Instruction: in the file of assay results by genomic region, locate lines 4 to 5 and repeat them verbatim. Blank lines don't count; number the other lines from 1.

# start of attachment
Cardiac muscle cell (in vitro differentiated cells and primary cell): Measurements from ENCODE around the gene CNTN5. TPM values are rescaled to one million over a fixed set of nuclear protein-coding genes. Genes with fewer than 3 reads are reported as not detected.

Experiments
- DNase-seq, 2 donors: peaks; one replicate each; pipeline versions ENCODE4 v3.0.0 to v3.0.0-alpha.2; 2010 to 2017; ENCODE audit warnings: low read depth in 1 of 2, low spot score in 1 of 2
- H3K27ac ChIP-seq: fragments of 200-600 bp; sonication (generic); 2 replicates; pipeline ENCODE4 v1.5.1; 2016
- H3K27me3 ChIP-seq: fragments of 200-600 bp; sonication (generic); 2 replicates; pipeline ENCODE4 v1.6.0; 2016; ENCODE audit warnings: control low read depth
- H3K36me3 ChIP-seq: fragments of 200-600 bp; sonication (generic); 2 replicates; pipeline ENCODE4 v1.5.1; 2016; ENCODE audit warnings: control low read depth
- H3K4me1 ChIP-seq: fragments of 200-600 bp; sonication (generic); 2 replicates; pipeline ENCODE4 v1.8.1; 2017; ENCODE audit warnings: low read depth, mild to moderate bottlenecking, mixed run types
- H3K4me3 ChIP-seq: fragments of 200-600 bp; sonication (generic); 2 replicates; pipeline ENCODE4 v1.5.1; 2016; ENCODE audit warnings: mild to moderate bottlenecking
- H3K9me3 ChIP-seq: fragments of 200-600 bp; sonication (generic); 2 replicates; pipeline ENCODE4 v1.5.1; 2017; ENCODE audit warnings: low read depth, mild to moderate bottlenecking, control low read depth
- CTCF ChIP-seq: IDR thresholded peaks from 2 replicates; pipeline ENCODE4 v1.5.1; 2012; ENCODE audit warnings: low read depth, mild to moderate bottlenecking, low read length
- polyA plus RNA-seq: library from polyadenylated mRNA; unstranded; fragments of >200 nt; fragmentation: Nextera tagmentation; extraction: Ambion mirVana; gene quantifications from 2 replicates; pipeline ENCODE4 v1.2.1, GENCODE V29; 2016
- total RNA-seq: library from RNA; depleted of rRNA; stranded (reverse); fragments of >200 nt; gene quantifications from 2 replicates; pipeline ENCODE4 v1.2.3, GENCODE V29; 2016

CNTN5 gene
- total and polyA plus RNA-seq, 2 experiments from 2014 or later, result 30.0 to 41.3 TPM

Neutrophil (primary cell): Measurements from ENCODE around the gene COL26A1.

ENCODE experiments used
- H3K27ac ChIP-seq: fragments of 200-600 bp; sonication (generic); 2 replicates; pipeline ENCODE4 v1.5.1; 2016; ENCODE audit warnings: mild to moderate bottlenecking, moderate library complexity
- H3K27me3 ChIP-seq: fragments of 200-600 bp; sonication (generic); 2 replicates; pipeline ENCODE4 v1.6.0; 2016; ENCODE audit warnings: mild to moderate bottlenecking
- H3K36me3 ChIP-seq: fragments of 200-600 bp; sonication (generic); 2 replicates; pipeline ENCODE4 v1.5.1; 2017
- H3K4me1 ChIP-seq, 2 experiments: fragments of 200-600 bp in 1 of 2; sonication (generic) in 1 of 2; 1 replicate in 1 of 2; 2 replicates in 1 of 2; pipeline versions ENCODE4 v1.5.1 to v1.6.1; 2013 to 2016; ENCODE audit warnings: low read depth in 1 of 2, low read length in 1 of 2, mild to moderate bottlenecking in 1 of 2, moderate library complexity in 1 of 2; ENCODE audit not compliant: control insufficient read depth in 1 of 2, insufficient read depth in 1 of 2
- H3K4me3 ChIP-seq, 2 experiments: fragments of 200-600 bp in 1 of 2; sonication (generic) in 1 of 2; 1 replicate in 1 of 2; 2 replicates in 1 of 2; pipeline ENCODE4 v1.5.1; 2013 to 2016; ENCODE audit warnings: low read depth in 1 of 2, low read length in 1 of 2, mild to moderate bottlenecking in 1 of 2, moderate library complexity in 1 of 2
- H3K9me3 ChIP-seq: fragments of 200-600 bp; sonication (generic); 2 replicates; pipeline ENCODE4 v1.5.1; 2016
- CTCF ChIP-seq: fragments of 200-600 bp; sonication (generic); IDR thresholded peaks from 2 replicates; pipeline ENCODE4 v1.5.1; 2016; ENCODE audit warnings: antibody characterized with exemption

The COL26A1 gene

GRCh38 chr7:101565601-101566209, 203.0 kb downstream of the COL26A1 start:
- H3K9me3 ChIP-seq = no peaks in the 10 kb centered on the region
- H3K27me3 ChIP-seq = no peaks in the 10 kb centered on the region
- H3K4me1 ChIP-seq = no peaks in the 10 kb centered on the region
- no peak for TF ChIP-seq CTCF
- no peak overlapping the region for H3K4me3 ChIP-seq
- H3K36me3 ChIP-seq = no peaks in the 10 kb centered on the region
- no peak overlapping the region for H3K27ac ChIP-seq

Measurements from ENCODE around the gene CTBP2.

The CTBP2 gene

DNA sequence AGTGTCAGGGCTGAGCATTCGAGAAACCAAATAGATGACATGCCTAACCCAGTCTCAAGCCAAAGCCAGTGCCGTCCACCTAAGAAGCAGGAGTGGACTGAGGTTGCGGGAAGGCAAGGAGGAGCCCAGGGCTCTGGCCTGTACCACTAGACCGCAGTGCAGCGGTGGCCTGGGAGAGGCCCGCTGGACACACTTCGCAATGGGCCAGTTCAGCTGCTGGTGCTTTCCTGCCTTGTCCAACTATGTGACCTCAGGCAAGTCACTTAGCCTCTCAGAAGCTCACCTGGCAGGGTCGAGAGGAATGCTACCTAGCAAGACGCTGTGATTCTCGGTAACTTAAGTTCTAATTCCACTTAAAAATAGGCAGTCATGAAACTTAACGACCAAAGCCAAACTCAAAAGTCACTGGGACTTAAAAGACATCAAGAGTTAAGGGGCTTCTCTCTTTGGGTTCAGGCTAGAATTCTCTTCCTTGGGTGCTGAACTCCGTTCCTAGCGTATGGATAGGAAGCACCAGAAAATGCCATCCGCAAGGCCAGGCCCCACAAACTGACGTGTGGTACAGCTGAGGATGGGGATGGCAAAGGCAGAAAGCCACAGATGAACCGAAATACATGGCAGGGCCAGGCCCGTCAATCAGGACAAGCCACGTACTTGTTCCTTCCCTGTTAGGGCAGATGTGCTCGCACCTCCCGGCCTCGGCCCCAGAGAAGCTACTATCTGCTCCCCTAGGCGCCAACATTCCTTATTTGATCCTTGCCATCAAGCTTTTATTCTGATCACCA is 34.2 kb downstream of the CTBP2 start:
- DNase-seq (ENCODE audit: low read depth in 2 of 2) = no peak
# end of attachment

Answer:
- H3K27ac ChIP-seq: fragments of 200-600 bp; sonication (generic); 2 replicates; pipeline ENCODE4 v1.5.1; 2016
- H3K27me3 ChIP-seq: fragments of 200-600 bp; sonication (generic); 2 replicates; pipeline ENCODE4 v1.6.0; 2016; ENCODE audit warnings: control low read depth